Over the past few years, scanning has become much more instrumental to the large format document workflow of many AEC (architectural, engineering, & construction) companies. Wide format scanning really makes a lot of sense when you think about it. Here are some key benefits:
- Scan and archive large volumes of files and eliminate the wasted space of flat files.
- Mark-up “as-builts” and catalog the changes.
- Share and collaborate design and construction information easily.
- Quickly scan and share plans with a vendor or customer.
When it comes to scanner hardware, there are two primary scanning technologies available - CCD and CIS. Let's look at differences between the two and compare CDD to CIS scanner.
CCD Type Scanner
CCD stands for Charged Coupled Device. In essence, this is the same type of imaging sensor found inside a digital camera. CCD uses an actual lens to reduce the full image onto the imaging sensor. This method is great for capturing very high resolution details along with widened color space.
It is because of the fine detail in the CCD type scanner that makes it the scanner of choice for higher resolutions graphics and artistic applications. Still it is common to see CCD type scanners that are used for AEC or technical scans as well.
Another benefit to CCD scanning is a greater depth of field. This is helpful if you plan to scan many folded sheets. With CCD technology, fold lines can be tweaked a bit through the scanning software so that they don’t image as much in the scanned file. CCD scanners also have the ability to scan "mounted" or thick originals.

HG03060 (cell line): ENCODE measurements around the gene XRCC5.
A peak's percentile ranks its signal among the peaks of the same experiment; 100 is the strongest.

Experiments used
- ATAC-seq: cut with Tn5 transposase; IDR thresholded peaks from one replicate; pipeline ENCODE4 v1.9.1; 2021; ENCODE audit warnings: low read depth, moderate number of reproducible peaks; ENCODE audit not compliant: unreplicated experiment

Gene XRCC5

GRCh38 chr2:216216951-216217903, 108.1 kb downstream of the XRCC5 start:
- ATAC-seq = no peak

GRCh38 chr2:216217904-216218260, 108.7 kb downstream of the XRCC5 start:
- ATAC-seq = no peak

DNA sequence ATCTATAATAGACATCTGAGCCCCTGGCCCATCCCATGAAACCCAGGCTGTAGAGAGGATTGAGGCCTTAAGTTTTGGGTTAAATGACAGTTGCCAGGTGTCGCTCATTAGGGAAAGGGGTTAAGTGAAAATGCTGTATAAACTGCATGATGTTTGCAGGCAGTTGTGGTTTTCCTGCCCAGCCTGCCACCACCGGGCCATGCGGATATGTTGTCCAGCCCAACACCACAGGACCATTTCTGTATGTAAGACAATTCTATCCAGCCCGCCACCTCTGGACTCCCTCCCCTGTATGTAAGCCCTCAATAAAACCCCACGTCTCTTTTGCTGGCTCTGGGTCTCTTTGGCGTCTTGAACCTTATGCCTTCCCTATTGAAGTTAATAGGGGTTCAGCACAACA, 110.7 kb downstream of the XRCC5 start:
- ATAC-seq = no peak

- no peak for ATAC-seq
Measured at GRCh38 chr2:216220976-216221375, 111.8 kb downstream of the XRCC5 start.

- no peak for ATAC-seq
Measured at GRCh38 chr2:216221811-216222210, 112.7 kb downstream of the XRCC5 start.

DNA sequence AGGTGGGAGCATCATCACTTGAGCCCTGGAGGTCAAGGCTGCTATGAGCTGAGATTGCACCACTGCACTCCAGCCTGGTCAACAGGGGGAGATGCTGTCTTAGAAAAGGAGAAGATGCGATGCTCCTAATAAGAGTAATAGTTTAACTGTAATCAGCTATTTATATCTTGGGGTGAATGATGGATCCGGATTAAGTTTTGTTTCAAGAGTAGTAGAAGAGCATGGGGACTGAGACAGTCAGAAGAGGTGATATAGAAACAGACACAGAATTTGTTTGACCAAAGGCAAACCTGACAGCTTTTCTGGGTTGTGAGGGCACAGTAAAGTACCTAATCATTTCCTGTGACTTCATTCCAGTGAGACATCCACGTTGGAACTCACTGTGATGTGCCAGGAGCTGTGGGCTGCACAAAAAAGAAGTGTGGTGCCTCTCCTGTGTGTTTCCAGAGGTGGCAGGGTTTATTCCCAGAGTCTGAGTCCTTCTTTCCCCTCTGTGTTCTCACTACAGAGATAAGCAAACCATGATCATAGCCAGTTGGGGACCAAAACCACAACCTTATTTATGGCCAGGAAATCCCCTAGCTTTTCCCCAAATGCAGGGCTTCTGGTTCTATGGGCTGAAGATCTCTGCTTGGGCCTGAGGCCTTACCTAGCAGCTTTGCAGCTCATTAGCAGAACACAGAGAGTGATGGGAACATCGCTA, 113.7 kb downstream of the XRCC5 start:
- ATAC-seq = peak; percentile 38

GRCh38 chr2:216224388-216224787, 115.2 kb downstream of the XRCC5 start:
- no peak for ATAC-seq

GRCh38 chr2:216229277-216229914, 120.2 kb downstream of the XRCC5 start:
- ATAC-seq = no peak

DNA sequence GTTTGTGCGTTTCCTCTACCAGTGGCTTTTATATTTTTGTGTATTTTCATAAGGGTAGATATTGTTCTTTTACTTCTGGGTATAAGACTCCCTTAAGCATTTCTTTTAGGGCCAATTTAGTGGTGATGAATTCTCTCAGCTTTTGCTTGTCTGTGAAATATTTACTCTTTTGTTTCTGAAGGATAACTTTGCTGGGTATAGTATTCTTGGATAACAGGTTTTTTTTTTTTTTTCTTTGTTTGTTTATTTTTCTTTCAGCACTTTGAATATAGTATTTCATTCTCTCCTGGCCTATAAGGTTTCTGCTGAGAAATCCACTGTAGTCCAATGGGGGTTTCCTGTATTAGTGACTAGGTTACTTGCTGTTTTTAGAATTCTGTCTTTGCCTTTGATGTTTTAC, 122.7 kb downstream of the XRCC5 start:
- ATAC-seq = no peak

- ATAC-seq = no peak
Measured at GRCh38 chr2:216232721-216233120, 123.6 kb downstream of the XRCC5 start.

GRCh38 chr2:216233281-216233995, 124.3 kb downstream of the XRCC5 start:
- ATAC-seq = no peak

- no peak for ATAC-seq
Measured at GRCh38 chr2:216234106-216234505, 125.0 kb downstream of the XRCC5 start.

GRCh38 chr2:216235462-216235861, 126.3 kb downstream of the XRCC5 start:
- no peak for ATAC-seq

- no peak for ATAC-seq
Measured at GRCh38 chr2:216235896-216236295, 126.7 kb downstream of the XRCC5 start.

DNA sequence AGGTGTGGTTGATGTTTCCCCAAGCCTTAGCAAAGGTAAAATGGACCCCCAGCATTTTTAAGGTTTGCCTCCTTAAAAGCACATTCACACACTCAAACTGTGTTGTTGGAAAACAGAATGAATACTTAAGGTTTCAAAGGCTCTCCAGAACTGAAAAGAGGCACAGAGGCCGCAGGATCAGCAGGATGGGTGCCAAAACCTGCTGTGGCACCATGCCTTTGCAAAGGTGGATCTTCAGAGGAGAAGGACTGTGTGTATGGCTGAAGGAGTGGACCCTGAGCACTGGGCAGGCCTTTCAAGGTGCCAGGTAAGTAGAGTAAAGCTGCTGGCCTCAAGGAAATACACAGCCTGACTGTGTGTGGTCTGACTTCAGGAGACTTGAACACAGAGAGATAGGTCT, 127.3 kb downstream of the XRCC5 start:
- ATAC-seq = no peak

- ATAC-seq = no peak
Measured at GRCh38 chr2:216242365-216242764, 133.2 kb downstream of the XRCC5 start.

Advantages of CCD Scanners
- High signal/noise ratio due to florescent lamp light source
- Relatively insensitive to focus depth due to cameras with apochromatic lenses
Disadvantages of CCD Scanners
- Higher equipment cost
- More complex and fragile technology
- Larger form factor than CIS scanners
- Typically require digital stitching of multiple image fields
- Lower optical resolutions
- Lens distortion can sometimes be a factor
CIS Type Scanner
Contact Imaging Sensor is the other type of scanning technology. Instead of using a standard lens to reduce the original image onto the sensor, CIS technology incorporates many fiber optic lenses to transfer the original image information to an array of sensors. CIS technology is less expensive than the traditional CCD models.
Since there are no cameras to calibrate and the sensors are controlled by software, there is much less maintenance with a CIS scanner. But, because of the poor depth of field of the optics, fold line and wrinkles will image with CIS. Also, there is a reduction of color space information with CIS. Unless you want to capture mainly primary colors, CIS could leave you wanting a little more.
But, keep in mind, although the physical CIS technology has some limitations, many manufacturers have overcome this by deploying sophisticated software that compensates for the CIS shortcomings. A great example of this is the Canon Color Image Logic employed by all fCanon/Océ wide format systems.
Advantages of CIS Scanners
- Less Cost
- High reliability
- More compact
- No stitching required
- Higher optical resolution
- No lens distortion
Disadvantages of CIS Scanners
- Sensitive to focus depth
- Lower signal/noise ratio due to LED light source
If you work with CAD/GIS drawings and you want to scan them to a digital format - CIS is worthy of your consideration. It certainly is the more cost effective solution and new, powerful software applications have narrowed the difference between CCD and CIS.
But, if your quality requirements are more demanding, such as photos or fine art, you should really be taking a look at a CCD scanner.
All Credits goes to Kevin Vaughan , TAVCO Inc.